In the baseline case, which has been explored in previous research, a machine learning or deep learning model predicts the label yi for di independently from any other reports in the sequence. In other words, yi = Predict(di). In this paper, we explore methods to incorporate contextual information from all reports in the sequence, such that yi = ContextAwarePredict(di|d0, …, dn).
To simulate applications in the real world, we apply restrictions based off two different scenarios. In the first scenario, when processing a report di, all other reports in the sequence are available; the predictive model can utilize contextual information from other reports that came both before and after the target report. This first scenario represents offline applications using historical data where for any given patient/case, all EHRs for that patient/case are available.
In the second scenario, when processing a report di, only reports that came before di are available; the predictive model can only utilize contextual information from reports that came before the target report such that yi = ContextAwarePredict(di|d0, …, di−1). This second scenario represents online applications where EHRs must be immediately processed as they arrive and information from future reports does not yet exist.
Capturing case-level context
We explore five different methods for incorporating case-level context when extracting information from text-based EHRs—concatenation, RNNs, RNNs with linear-chain conditional random field (CRF), self-attention, and self-attention with linear-chain CRF. These are described in greater detail in the following sections. Fig 1 illustrates the baseline case (without incorporating case-level context) and each of the five methods.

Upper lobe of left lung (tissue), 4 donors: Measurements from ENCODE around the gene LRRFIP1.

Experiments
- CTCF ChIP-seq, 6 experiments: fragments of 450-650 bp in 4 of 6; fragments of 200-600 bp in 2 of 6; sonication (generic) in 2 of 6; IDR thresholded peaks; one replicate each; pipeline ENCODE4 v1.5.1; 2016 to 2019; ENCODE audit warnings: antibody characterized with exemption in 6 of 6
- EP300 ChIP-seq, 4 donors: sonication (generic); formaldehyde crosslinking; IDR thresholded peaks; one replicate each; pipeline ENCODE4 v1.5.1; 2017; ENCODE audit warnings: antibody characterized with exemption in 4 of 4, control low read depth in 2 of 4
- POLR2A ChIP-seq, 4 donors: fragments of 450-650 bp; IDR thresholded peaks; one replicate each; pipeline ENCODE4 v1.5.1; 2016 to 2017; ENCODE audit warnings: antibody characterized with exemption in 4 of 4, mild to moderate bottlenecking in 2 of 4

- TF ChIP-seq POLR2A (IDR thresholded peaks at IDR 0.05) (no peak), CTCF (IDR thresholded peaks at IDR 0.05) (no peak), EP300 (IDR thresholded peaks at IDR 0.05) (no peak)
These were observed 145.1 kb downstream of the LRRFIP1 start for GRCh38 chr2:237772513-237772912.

In the figures above, “Model” represents an arbitrary deep learning model designed for text classification, the output of which is an embedding representation of the input document.
The most simple and naive way to incorporate case-level context is to concatenate all reports belonging to the same patient/case, as shown in Eq 1. Because the model has access to information from all reports in the sequence, it can utilize information from other reports for decision making on any given report. (1)
This strategy is only valid under the condition that all reports within a given sequence share the same label; that is, yi = yj for all i and j in the sequence. For example, in our application, all cancer pathology reports associated with the same unique tumor ID are tagged with the same aggregate-level labels. This strategy fails under the condition where each report in the sequence has a different label because the model would be forced to predict different labels from the same input.